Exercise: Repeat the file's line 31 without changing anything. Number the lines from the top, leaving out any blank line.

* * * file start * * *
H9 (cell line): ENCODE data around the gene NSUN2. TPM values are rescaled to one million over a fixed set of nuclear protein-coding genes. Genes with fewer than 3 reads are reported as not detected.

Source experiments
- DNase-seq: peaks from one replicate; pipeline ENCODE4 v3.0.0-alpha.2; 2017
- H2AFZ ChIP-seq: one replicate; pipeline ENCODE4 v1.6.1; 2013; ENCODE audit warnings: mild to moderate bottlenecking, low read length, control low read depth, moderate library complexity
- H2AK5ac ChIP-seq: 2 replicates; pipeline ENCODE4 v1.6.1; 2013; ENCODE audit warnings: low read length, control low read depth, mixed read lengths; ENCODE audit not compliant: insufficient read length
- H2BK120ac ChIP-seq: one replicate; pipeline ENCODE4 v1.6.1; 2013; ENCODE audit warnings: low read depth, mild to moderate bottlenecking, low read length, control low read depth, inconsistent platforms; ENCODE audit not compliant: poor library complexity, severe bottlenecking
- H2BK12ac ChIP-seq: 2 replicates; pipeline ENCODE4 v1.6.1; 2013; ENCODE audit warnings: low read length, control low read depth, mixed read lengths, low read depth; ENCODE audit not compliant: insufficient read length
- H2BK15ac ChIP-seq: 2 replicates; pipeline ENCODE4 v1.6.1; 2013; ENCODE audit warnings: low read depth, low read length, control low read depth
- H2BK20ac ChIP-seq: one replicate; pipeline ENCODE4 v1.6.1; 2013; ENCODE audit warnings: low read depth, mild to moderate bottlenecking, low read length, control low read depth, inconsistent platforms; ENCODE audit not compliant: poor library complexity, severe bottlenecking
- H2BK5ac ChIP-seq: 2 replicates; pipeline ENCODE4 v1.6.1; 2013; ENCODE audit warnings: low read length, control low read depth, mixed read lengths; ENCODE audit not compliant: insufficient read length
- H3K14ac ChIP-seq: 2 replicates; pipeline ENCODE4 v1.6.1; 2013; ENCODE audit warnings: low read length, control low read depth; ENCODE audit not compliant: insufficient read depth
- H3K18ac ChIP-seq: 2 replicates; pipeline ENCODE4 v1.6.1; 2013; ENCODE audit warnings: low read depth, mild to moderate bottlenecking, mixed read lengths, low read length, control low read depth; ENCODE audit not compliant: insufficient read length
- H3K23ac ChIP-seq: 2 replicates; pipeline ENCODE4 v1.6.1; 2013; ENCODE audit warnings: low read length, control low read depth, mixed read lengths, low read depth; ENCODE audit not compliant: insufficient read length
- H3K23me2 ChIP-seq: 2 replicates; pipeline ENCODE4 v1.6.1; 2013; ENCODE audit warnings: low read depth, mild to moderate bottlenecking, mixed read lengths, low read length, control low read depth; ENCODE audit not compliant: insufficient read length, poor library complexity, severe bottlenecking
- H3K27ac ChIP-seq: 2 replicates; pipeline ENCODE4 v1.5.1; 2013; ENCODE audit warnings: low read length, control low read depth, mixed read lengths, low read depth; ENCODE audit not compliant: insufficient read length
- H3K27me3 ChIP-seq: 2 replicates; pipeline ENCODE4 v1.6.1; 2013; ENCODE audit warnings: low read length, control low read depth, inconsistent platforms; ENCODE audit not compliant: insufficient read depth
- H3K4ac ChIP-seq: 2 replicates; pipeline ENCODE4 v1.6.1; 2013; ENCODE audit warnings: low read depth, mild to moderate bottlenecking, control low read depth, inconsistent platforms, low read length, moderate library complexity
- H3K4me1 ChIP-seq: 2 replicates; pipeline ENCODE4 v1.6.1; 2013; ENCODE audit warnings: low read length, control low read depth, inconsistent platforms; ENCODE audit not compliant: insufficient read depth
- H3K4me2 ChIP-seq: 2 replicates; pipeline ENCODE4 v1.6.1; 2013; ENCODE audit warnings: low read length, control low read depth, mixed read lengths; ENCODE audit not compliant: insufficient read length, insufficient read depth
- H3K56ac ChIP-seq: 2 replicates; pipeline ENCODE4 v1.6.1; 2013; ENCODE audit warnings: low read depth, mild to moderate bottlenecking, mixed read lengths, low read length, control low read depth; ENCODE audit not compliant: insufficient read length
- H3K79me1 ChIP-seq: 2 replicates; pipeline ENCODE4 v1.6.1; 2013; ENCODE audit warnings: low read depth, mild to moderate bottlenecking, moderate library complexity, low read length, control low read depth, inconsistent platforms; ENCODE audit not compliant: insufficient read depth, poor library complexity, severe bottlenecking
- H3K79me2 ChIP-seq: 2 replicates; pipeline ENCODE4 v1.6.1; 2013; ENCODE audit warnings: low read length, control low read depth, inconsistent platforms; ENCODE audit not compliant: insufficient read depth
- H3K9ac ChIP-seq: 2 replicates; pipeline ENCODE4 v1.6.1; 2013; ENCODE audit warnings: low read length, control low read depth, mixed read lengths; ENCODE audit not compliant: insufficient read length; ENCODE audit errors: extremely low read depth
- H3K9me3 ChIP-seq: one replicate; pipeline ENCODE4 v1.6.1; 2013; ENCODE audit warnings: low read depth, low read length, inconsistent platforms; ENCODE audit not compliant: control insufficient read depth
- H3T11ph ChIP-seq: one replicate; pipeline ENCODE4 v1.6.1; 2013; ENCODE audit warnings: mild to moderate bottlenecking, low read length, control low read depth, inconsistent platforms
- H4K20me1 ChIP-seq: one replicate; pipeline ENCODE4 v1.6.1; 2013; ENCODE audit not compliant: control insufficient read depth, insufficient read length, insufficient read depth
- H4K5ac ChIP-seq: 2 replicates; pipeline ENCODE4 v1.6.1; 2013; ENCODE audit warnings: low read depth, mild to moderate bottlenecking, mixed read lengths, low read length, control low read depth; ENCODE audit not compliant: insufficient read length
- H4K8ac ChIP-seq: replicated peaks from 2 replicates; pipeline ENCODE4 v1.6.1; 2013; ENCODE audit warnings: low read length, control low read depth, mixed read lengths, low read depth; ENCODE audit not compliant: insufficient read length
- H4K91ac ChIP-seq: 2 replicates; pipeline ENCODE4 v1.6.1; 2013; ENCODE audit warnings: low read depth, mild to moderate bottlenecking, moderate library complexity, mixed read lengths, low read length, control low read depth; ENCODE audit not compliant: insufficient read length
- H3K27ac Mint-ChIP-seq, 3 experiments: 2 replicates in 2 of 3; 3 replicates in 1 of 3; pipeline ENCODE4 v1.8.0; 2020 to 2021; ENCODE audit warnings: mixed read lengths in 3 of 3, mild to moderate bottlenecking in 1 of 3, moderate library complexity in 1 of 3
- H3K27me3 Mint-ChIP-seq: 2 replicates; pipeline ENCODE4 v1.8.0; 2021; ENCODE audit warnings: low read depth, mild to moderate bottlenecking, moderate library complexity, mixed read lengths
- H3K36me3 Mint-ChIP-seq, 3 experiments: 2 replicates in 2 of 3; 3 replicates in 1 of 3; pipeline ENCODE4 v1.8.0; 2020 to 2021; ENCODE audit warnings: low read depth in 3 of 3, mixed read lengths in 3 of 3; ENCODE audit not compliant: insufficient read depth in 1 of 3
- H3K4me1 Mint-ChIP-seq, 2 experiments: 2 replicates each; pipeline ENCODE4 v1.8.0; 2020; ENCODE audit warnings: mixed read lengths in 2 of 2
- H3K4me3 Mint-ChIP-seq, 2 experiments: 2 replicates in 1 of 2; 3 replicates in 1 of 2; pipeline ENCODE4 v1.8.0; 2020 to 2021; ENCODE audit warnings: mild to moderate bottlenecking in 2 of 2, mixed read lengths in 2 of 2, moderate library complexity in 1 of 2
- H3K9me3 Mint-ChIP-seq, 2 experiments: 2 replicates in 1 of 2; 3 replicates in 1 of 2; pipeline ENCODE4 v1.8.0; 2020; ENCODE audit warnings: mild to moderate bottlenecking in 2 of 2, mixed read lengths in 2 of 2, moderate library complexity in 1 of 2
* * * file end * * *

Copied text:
- H3K27me3 Mint-ChIP-seq: 2 replicates; pipeline ENCODE4 v1.8.0; 2021; ENCODE audit warnings: low read depth, mild to moderate bottlenecking, moderate library complexity, mixed read lengths